Why We Still Shell out for Lipstick During Tough Times

By claire |

superstock_1491r-1038649In 2008, Americans spent $11 billion on self-help and self-improvement materials, including books,CDs and personal coaching.

Newsflash: We’re in a recession! 

So why are people still paying for products that aren’t the bare essentials? Because, in addition to selling self-improvement, these motivational materials are selling something that’s been missing from the global market as of late: HOPE. 

“[The gurus] aren’t selling you the features–they’re selling the image,” says Steve Salerno, author of Sham: How the Self-Help Movement Made America Helpless. “Whatever they think you’re deficient in, they’re selling the solution.  (Source: “What People are Still Willing to Pay For”, by Melanie Lindner, Forbes)

During dismal times, consumers are likely to keep buying products that get them through their day, the little luxuries that make us all feel a bit better. We turn to these “touchstones of emotion” that are with us through good times and bad.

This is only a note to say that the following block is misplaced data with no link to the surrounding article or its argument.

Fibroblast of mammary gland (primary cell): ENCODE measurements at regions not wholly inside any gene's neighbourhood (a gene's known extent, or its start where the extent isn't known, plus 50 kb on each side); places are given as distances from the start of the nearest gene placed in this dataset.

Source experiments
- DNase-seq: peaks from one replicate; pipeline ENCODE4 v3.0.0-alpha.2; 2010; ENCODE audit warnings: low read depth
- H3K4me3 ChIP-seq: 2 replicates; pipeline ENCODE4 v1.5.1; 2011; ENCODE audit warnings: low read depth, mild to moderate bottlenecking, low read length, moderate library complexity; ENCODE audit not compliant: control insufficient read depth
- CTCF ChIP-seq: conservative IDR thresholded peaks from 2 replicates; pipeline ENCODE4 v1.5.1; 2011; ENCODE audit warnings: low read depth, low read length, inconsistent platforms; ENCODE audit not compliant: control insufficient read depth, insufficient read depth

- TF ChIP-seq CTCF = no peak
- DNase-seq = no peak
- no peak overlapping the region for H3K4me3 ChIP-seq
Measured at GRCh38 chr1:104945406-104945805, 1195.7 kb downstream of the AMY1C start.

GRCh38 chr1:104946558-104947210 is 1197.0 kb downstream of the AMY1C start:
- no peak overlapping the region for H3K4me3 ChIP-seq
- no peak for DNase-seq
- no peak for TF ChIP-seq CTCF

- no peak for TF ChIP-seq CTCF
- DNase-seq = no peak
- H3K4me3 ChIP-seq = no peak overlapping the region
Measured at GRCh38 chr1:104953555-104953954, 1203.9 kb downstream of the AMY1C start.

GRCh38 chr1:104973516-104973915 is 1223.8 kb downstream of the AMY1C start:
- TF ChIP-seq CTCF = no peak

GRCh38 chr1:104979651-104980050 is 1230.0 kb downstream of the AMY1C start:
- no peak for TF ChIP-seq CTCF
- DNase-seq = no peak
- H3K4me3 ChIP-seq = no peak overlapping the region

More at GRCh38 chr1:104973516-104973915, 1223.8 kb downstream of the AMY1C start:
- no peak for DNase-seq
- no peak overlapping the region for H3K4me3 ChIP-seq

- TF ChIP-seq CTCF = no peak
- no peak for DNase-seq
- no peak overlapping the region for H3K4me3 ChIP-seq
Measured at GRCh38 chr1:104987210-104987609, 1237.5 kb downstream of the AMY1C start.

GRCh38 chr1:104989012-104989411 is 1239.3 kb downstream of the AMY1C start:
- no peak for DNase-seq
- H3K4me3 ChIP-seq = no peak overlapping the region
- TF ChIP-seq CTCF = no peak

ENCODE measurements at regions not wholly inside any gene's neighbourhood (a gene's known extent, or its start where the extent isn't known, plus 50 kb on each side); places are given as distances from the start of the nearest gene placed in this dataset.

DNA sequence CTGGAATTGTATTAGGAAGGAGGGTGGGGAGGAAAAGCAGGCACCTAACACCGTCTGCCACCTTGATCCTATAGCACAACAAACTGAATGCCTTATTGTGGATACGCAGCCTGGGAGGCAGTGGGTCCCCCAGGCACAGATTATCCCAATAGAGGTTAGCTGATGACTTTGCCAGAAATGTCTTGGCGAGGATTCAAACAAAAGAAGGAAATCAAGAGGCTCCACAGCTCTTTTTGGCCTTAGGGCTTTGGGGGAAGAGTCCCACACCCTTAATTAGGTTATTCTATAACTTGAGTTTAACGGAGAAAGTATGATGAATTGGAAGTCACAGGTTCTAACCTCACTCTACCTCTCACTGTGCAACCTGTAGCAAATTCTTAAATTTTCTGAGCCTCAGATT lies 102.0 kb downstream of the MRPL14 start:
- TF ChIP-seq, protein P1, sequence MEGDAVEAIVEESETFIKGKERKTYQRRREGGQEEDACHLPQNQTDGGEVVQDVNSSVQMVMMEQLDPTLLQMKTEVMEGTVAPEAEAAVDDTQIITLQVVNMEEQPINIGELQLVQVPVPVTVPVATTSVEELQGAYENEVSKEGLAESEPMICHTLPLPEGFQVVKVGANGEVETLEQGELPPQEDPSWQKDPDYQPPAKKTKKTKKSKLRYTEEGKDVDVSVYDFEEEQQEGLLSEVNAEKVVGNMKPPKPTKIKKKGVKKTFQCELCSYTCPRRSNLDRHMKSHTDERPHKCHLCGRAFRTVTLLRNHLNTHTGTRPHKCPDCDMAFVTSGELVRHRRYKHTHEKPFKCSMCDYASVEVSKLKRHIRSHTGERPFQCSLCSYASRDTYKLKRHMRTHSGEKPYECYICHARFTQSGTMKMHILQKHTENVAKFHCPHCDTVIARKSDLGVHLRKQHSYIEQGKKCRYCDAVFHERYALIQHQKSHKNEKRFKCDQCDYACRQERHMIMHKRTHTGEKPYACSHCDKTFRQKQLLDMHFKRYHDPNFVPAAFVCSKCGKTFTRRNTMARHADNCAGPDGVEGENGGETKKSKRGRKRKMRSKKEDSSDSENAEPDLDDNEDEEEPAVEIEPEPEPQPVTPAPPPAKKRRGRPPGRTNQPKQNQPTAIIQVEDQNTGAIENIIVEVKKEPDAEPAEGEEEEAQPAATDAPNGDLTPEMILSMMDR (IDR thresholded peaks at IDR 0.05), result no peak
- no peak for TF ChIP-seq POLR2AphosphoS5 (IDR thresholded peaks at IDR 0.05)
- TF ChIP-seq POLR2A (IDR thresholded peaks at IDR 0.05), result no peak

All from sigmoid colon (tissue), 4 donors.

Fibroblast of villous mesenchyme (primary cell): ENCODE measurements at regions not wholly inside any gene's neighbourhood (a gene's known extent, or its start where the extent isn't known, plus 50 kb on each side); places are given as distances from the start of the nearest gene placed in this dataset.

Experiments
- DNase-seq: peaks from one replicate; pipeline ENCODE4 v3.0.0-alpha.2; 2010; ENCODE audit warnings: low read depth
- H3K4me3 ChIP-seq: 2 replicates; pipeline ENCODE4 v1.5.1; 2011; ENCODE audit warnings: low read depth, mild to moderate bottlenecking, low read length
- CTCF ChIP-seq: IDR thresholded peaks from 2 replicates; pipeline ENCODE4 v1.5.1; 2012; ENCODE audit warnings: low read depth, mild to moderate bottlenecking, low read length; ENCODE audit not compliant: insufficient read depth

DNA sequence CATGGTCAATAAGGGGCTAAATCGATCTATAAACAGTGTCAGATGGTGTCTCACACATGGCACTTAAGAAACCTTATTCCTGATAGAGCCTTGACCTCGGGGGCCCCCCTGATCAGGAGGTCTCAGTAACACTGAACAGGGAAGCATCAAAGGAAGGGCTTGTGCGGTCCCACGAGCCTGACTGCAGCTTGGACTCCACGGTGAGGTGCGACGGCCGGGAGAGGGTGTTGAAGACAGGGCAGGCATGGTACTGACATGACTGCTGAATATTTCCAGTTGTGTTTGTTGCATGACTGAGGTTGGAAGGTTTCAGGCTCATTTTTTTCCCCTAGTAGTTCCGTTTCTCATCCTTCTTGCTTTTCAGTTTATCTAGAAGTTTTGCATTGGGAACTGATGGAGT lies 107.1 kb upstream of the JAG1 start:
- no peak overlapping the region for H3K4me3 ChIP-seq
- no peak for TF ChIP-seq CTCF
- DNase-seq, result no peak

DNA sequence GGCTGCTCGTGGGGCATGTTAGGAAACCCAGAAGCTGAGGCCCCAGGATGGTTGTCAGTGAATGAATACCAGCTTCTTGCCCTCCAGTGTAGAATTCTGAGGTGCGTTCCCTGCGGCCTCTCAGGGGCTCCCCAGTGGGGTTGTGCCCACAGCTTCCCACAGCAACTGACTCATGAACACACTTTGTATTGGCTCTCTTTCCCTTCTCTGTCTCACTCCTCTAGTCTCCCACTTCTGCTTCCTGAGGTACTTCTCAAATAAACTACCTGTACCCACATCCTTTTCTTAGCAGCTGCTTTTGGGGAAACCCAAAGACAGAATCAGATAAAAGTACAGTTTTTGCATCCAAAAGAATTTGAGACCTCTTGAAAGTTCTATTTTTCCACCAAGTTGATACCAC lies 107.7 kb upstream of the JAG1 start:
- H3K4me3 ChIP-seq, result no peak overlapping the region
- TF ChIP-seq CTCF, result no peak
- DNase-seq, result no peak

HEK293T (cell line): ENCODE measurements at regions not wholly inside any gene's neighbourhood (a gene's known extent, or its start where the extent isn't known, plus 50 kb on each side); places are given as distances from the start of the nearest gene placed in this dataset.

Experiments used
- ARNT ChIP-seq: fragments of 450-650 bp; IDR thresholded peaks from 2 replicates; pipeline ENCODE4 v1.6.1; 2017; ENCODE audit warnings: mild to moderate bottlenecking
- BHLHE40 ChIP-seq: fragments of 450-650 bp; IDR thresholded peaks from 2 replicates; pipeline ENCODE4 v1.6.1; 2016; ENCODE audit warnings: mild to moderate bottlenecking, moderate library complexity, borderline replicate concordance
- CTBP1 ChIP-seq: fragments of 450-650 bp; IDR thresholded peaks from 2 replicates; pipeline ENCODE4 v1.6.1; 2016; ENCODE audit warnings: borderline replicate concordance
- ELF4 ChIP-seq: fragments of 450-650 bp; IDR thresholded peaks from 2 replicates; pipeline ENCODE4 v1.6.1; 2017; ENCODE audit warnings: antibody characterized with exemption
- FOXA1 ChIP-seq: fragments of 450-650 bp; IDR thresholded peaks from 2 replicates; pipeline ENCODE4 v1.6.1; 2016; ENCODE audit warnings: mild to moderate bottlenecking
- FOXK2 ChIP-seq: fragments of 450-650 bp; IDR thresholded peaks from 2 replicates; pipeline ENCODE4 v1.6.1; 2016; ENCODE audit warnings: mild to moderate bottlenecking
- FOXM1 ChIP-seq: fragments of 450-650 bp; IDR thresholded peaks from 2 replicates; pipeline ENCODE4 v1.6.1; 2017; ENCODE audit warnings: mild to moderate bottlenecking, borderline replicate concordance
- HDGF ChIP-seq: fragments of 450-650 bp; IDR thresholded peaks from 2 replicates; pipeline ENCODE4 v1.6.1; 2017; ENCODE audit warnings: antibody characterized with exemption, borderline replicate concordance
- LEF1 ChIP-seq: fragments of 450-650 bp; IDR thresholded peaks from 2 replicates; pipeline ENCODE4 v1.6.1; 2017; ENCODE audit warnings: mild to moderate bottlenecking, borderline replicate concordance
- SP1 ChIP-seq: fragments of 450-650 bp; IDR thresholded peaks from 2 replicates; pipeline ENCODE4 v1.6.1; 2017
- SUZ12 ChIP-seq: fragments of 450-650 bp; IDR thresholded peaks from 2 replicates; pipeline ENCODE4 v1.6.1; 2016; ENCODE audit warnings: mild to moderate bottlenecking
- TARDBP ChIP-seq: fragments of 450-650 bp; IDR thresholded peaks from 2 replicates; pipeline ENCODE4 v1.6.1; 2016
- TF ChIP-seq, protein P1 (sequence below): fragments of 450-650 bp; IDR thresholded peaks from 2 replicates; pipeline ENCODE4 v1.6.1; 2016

lipstick1

Enter lipstick.

In a recent London Survey, four out of every ten respondents said, although they felt the need to cutback in 2009, they would rather scrimp on gas and electricity than their favorite beauty products. (Interestingly enough, Vaseline Lip Balm was the number one product British women can’t live without.) On our side of the pond, lipstick sales have historically shown a marked increase during times of economic unrest, and nearly doubled after the 9/11 attacks.

The bottom line: we really can’t live without lipstick.

What other products or services will you pinch pennies for?

     

 

 


 

 

       
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